We ran along the Allen Parkway until about mile 4, and that’s where the relay runners became separated from the group.  We turned at a bridge, and started running back to the start line.  It was pretty cool being able to watch the mass of runners going in the other direction while a grand total of about 40 people were on your side of the road.  It did make for some pretty self-conscious photos around mile 5 (3 photographers aiming at you because there’s no one else around is less ‘I’m a Rockstar!’ and more ‘Fuck, where do I look?’.

After the stress of paparazzi, it was back under the overpasses and onto the home stretch.  I started to speed up here because I didn’t want any of the 5 people I had overtaken (yes, I counted) to overtake me, and also, I had a flight to catch that afternoon and all extra packing/showering/relaxing time was appealing.

Here I am coming into the relay changeover area.  For once, my face doesn’t look like it has melted, but this could be the sheer joy of seeing Nikki was there with my stuff mixed with the knowledge that I was done!

The woman organizing the handovers was apparently working alone but doing a kick-ass job, because Nikki was waiting for me and had her sweatpants off already.  I reached her, grabbed our stuff, and yelled ‘Go, go, go!’.  She sped off, and then looped around the start back onto the half marathon path for her lonely section until she met up with the half runners a few miles before the finish.

At this point I knew I’d have about an hour, so I collected my medal and headed to the event village where I had a free toothbrush thrust upon my person, and eventually found the food.  I took a moment to have my first ever ‘official’ finisher photo since I’ve never had the opportunity to without a queue!  Then I grabbed some water and a banana, then went back to the finish line to catch the freaks of nature that can run a half marathon in just over an hour.

Three guys came storming in about 2 minutes after I returned, and then more and more runners trickled in.  There was a little girl who seriously can’t have been more than about 8 who came firing into the finishers chute under 1:30:00, and I felt beyond sorry for the fully grown dude trailing her looking totally used.  Who lets kids do these things anyway?

I started noticing some relay bibs coming in (they were yellow instead of white), and kept my eyes peeled for Nikki, camera phone at the ready.  Just after the 2 hour mark (gun time), I spotted her, and blindly aimed my camera into the sunlight hoping to get her in the picture while shouting ‘Come on Nikki!’ or something similar, and making my way to the finishers’ area.  Here she is coming towards the finish:

After congratulating ourselves for getting a better time than yesterday on tired legs, I ushered her towards the food (bypassing the now heaving photo queue), and then we split (again, I had a flight…).  It was only at the car that I looked at the photo I took of Nikki (I hoped) and we both realized that I had captured the most awesome, flattering, and as much as I hate the word, dynamic (it just sounds like what pricks use to describe themselves on resumes) race photograph I’ve ever seen.  And that includes that ridiculously photogenic runner guy.  Witness the beauty:

I mean, that’s the kind of photo that has motivational crap written over it in Nike posters.  Ridiculously good.  I’d be lying if I said I wasn’t jealous – I’d love a good race photo!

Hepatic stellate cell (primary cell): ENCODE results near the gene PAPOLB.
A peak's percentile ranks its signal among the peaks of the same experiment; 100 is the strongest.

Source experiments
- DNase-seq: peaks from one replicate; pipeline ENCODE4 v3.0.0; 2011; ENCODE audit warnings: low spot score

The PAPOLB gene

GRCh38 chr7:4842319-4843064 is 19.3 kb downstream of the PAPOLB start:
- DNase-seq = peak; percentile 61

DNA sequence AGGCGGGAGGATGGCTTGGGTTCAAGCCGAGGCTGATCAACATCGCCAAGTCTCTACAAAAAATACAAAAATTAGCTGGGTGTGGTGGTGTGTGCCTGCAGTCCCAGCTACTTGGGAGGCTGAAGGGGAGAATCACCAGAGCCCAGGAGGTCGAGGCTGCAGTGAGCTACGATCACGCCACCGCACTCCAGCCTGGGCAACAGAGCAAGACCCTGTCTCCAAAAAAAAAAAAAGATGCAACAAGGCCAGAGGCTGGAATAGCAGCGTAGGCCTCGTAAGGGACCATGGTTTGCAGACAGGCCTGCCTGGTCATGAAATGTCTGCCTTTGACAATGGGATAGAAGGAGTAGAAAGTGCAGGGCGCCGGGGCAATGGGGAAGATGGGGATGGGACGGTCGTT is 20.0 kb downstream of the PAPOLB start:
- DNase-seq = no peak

Anyway, back at my parents’ house we said our goodbyes and vowed to run again after she has become a mother.  I showered, packed, cried at the thought of leaving sunshine, went to lunch with my parents, and then had a ‘carve-off’ with my dad.  I stuck with the jail theme:

My dad went for a traditional face emoting ‘surprise’, not a festive take on a blow-up doll, as it first appeared:

And then it was time to head to the airport.  We swung by the diner my brother was working in so I could say goodbye (freaking out the customers with my crying weirdness), and then making everyone at the airport come to the conclusion that I had a fatal disease with more OTT crying.  I am really trying to get on top of that.

The flight home seemed to go ‘around’ Hurricane Sandy, but it was one of the most turbulent flights I’ve been on.  The ‘fasten seat belt’ sign went on after about an hour (of a 9 hour flight), and I can honestly say I never saw it off again until we landed.  I’m terrified of flying anyway, so I was white-knuckling it the entire journey home, getting zero sleep.

Upon arrival (late) at Heathrow, I had to pick up my luggage (no checking through to my final destination available – great), and switch terminals, pretty much running to the bag drop with my purse, jacket, very full duffel bag (containing medals) and 47 lb. suitcase, dodging travelers throughout.  I had to clear security by 8:05 to be allowed on the flight.  I cleared security at 8:05.  I was sweating quite a bit.  And then OF COURSE my flight was delayed.

After finally arriving home, and having amassed a ridiculous 8 hours of sleep in three days, all I can remember doing is showering, eating a handful of candy corn, putting my three new medals on my rack, and then collapsing onto my beautiful bed.  I knew work was going to hurt the next day*.

* Spoiler: It did.  We even had an after-school meeting.  Ugh, jet lag.

Huntsville Half Marathon 2012

Time: 2:18:04 (New PW!)

Position: 156/224  Category Position: 10/19

Medal: Yes! (And a technical t shirt)

This was never going to be a PB race.  This was going to be my first ‘international’ half marathon, and it was also going to be the first half marathon I would run with my friend Nikki, an old school chum that I hadn’t seen in years who happens to be 4 months pregnant.  But this wasn’t always the plan.